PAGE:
To may contemporary Westerners, the idea of experiencing any sort of afterlife is commonly thought of as a comfort, and yet in Eastern philosophy, reincarnation is treated as a kind of punishment. Buddhists, for instance, think of reincarnation as a sign of spiritual failure. Consciousness is recycled for repeated rounds only because of residual karma that has not been worked through in one’s present life. The reward for spiritual success, on the other hand, is final extinction or nirvana. It is interesting that in Nietzsche’s works, the idea of repeating life again and again is characterized, following the Eastern example, as something potentially negative; hence the title of the particular section of Nietzsche’s book that Scott focused on: das grösste Schwergewicht (the heaviest weight). The thought that you may come back again and again, reliving life exactly as it has been lived in the past, is the “heaviest weight” precisely because, according to Nietzsche, it is difficult to bear.

The question is, why? Why is this thought such a heavy and burdensome weight?

One possible answer is suggested by those who think that RQ acts as a guide to decision-making and deliberation. In this view, asking yourself the recurrence question becomes a way to decide if you are capable of willing your very next action into eternity. Cast in this way, the recurrence question resembles something like the various formulations of the Categorical Imperative in the writings of Kant. It is a device for deciding how enthusiastic you are in embracing some proposed course of action. If you are joyful about the possible repetition of an action into eternity, then that is a sign the action is good or valuable. If, on the other hand, you are distressed about such a potential repetition, then that is a sign the action is bad or to be avoided. In this view, the “weight” of RQ is the result of how it guides and constrains our efforts of deliberation.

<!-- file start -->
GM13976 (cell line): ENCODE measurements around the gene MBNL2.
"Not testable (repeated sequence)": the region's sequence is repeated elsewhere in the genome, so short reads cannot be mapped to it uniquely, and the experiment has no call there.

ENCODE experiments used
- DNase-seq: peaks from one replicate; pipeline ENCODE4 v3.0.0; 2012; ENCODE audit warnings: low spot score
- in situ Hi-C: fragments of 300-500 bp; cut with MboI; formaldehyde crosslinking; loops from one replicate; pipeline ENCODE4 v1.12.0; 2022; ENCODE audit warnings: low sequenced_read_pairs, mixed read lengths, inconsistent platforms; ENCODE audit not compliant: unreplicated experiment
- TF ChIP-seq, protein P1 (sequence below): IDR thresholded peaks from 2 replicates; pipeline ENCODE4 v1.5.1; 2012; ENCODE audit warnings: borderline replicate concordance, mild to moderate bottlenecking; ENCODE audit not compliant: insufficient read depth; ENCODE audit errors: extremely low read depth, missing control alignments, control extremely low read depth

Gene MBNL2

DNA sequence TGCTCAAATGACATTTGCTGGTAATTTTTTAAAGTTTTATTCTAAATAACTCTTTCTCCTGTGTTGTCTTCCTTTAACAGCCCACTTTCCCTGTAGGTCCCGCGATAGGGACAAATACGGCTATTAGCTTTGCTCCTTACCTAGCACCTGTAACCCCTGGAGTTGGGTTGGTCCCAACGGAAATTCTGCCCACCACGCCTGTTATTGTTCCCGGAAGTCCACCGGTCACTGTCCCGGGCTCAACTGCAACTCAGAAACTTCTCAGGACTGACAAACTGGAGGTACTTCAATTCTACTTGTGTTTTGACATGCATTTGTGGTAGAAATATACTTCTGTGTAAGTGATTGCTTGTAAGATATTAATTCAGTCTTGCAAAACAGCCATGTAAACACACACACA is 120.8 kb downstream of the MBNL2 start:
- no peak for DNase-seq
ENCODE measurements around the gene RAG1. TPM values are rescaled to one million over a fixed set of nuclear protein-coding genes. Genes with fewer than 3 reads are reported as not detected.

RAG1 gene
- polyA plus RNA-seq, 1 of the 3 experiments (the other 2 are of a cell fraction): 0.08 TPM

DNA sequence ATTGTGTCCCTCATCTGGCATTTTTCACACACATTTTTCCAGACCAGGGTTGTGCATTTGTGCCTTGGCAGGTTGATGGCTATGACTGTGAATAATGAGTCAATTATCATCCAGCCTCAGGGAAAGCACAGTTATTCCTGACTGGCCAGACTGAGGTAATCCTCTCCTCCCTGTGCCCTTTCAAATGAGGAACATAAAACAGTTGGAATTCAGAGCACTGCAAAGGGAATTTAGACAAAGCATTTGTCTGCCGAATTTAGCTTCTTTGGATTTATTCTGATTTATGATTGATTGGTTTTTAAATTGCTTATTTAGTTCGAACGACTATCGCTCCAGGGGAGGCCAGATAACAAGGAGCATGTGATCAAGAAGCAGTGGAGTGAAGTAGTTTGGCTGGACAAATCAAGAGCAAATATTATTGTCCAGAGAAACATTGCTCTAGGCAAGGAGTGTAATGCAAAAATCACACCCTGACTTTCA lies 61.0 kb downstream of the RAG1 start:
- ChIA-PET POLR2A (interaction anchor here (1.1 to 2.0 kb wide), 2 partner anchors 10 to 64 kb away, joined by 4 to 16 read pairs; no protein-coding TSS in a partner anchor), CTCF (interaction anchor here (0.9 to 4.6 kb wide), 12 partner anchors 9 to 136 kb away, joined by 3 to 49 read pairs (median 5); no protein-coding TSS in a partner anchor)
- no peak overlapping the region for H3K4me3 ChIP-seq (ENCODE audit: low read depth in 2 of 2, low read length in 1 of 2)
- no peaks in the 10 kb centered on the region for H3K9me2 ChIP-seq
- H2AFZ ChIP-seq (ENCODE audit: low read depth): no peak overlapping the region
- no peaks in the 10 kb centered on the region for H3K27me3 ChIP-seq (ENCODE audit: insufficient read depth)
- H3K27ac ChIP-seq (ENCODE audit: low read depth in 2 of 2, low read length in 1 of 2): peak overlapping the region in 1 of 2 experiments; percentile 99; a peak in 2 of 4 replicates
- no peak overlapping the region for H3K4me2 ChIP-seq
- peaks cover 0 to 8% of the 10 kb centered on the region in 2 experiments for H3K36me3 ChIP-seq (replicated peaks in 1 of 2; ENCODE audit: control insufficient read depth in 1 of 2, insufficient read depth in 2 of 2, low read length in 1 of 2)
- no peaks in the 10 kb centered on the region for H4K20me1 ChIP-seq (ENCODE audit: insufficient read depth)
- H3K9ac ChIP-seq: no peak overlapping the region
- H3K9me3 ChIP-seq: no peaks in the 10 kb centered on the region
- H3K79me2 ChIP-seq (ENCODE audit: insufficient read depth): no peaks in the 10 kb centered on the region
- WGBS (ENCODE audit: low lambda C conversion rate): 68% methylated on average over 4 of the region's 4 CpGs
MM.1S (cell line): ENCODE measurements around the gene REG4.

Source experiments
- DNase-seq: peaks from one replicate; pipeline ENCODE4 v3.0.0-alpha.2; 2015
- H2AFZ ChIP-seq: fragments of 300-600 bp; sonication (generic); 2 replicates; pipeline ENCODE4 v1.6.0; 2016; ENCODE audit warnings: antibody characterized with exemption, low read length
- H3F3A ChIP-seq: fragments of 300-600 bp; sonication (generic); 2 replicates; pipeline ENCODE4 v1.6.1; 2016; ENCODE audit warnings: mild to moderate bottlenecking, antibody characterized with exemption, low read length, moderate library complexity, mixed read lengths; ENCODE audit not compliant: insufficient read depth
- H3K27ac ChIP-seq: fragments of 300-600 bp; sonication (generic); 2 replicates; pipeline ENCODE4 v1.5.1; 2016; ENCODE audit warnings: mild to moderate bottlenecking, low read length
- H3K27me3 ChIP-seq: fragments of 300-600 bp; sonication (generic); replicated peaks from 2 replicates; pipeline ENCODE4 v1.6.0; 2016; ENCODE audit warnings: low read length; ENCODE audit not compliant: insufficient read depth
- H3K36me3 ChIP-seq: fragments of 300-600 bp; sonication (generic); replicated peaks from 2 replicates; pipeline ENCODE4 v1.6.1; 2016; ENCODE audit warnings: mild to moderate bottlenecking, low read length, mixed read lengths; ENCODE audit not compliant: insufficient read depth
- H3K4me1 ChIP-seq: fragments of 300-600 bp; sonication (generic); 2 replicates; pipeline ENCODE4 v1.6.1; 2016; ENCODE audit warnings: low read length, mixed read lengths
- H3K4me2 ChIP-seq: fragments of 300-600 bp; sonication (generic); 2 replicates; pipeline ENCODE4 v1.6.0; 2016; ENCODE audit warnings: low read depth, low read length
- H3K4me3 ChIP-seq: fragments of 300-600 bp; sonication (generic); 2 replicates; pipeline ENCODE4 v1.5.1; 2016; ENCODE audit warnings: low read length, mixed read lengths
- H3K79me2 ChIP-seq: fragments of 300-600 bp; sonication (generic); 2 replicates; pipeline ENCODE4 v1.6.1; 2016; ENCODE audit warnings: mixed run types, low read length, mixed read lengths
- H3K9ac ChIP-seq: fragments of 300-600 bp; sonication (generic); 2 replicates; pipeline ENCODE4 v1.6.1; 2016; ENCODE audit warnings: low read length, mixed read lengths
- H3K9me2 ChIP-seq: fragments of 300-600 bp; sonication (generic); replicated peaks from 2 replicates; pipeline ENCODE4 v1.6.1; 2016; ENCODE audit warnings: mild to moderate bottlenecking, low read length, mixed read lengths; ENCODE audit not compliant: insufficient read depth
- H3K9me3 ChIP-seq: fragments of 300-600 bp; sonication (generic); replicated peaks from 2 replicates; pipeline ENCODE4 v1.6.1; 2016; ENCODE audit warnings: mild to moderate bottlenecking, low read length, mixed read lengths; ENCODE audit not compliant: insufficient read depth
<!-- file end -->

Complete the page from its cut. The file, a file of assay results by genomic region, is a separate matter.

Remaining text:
The problem with this interpretation, Jenkins argued, is that Nietzsche clearly states that we must consider every single one of our past actions – “everything unspeakably small or great” – when entertaining the thought of recurrence, and this would certainly not aid in decision-making, but would more likely undermine our ability to act. Considering every single event in our lives, both the important as well as the insignificant ones, is not only a practical impossibility,  it would also reduce us to indecision and inaction. Therefore, Jenkins claimed, this can’t be the “weight” of RQ.